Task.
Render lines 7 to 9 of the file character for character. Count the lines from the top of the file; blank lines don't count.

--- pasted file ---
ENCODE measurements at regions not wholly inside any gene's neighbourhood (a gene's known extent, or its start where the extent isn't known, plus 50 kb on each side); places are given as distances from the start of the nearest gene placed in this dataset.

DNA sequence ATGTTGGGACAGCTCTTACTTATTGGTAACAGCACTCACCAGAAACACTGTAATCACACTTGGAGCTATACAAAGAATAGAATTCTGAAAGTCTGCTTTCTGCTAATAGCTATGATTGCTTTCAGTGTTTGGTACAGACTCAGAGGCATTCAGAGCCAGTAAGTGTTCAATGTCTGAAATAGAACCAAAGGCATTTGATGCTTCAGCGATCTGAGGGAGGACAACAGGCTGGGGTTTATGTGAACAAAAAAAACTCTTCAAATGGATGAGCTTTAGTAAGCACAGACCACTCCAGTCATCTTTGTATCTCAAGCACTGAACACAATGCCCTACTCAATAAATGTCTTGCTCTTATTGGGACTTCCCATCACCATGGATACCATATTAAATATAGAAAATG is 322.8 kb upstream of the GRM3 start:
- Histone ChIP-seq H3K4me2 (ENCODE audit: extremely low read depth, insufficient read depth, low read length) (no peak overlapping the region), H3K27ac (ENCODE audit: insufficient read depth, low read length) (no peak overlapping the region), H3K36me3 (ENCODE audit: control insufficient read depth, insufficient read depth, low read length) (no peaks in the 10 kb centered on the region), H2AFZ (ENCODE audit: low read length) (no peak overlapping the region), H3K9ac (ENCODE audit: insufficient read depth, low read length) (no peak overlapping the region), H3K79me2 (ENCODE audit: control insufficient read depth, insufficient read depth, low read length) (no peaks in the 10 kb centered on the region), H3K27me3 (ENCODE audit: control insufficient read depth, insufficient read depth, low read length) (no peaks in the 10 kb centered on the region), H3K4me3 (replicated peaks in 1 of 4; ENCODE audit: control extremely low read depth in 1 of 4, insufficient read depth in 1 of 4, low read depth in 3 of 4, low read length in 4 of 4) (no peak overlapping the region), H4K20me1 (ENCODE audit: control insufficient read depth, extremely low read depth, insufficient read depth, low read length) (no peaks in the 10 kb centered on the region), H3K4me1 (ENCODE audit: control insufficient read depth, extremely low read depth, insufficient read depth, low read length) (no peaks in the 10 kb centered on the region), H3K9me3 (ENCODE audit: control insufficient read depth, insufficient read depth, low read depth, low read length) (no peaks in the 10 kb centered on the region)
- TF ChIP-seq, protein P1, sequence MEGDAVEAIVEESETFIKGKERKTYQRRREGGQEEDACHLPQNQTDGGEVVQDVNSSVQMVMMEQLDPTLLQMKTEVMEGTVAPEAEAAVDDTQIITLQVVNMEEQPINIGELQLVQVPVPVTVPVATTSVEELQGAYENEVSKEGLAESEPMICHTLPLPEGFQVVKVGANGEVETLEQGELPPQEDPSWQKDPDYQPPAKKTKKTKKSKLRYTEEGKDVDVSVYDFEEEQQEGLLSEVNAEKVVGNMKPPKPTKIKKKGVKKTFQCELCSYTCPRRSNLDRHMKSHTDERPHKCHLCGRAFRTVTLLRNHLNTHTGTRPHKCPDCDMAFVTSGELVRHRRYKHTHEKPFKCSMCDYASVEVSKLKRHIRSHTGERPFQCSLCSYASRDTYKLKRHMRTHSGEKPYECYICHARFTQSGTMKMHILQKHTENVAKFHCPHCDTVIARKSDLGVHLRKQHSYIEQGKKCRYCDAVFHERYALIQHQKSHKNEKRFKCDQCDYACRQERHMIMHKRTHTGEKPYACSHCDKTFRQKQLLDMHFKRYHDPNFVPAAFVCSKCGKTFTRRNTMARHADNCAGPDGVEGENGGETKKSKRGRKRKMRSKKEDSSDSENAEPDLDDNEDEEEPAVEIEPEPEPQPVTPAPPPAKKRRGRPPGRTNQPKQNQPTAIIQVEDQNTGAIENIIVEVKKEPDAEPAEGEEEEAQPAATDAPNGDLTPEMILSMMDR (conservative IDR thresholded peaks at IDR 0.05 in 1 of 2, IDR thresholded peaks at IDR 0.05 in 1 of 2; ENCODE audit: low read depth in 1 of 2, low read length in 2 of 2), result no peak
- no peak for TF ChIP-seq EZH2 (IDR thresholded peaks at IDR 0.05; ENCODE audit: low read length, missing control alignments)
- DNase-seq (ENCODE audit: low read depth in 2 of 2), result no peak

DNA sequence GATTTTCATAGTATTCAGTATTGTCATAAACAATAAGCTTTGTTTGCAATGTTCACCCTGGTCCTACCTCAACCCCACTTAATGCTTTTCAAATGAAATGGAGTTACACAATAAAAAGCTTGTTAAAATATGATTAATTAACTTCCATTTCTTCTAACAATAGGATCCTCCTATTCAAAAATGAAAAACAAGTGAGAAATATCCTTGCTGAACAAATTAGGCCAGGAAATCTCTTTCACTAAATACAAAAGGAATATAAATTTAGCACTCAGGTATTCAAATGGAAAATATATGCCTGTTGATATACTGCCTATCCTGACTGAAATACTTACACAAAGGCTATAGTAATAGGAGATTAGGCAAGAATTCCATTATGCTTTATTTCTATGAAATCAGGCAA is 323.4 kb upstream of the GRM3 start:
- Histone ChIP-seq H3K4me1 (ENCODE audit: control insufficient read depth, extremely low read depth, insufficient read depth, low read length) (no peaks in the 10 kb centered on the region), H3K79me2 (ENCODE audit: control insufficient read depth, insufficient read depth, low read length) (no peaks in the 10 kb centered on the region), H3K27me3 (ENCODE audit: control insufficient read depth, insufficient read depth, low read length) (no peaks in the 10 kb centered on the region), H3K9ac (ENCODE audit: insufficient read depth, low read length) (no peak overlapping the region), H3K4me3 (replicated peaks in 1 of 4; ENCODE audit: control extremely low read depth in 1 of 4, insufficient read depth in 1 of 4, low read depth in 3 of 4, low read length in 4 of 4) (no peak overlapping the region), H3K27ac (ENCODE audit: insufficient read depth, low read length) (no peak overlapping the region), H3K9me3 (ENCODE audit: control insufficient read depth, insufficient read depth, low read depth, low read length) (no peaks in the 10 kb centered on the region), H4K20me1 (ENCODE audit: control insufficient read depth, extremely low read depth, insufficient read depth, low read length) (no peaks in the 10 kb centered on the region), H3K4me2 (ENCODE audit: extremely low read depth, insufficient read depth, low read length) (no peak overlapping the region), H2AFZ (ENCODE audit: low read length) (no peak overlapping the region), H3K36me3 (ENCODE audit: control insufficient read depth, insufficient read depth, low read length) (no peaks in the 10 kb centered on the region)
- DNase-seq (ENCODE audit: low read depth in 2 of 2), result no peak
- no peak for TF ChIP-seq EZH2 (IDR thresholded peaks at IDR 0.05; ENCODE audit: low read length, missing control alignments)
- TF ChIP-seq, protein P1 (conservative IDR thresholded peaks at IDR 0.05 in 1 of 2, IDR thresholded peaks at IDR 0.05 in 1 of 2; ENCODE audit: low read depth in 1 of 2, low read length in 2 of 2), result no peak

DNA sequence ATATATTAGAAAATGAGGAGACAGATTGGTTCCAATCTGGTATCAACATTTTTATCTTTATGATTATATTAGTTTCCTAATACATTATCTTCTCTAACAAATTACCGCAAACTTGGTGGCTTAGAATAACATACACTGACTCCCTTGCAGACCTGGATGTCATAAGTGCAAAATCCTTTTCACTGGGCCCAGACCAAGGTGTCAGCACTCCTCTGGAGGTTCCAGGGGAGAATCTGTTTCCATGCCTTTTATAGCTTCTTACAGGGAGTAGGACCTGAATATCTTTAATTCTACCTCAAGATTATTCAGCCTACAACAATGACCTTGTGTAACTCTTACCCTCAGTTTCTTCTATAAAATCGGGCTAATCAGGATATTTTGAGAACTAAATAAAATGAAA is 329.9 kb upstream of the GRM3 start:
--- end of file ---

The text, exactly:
DNA sequence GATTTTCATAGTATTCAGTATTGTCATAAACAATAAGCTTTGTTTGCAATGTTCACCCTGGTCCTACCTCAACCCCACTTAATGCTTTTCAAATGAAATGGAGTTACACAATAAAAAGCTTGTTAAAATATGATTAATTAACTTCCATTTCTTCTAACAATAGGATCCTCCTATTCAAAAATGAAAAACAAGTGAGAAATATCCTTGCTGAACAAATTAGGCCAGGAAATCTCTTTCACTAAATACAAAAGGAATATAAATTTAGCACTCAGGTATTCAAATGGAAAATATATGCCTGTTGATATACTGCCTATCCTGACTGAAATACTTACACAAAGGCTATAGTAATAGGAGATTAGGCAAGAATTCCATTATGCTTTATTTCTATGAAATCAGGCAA is 323.4 kb upstream of the GRM3 start:
- Histone ChIP-seq H3K4me1 (ENCODE audit: control insufficient read depth, extremely low read depth, insufficient read depth, low read length) (no peaks in the 10 kb centered on the region), H3K79me2 (ENCODE audit: control insufficient read depth, insufficient read depth, low read length) (no peaks in the 10 kb centered on the region), H3K27me3 (ENCODE audit: control insufficient read depth, insufficient read depth, low read length) (no peaks in the 10 kb centered on the region), H3K9ac (ENCODE audit: insufficient read depth, low read length) (no peak overlapping the region), H3K4me3 (replicated peaks in 1 of 4; ENCODE audit: control extremely low read depth in 1 of 4, insufficient read depth in 1 of 4, low read depth in 3 of 4, low read length in 4 of 4) (no peak overlapping the region), H3K27ac (ENCODE audit: insufficient read depth, low read length) (no peak overlapping the region), H3K9me3 (ENCODE audit: control insufficient read depth, insufficient read depth, low read depth, low read length) (no peaks in the 10 kb centered on the region), H4K20me1 (ENCODE audit: control insufficient read depth, extremely low read depth, insufficient read depth, low read length) (no peaks in the 10 kb centered on the region), H3K4me2 (ENCODE audit: extremely low read depth, insufficient read depth, low read length) (no peak overlapping the region), H2AFZ (ENCODE audit: low read length) (no peak overlapping the region), H3K36me3 (ENCODE audit: control insufficient read depth, insufficient read depth, low read length) (no peaks in the 10 kb centered on the region)
- DNase-seq (ENCODE audit: low read depth in 2 of 2), result no peak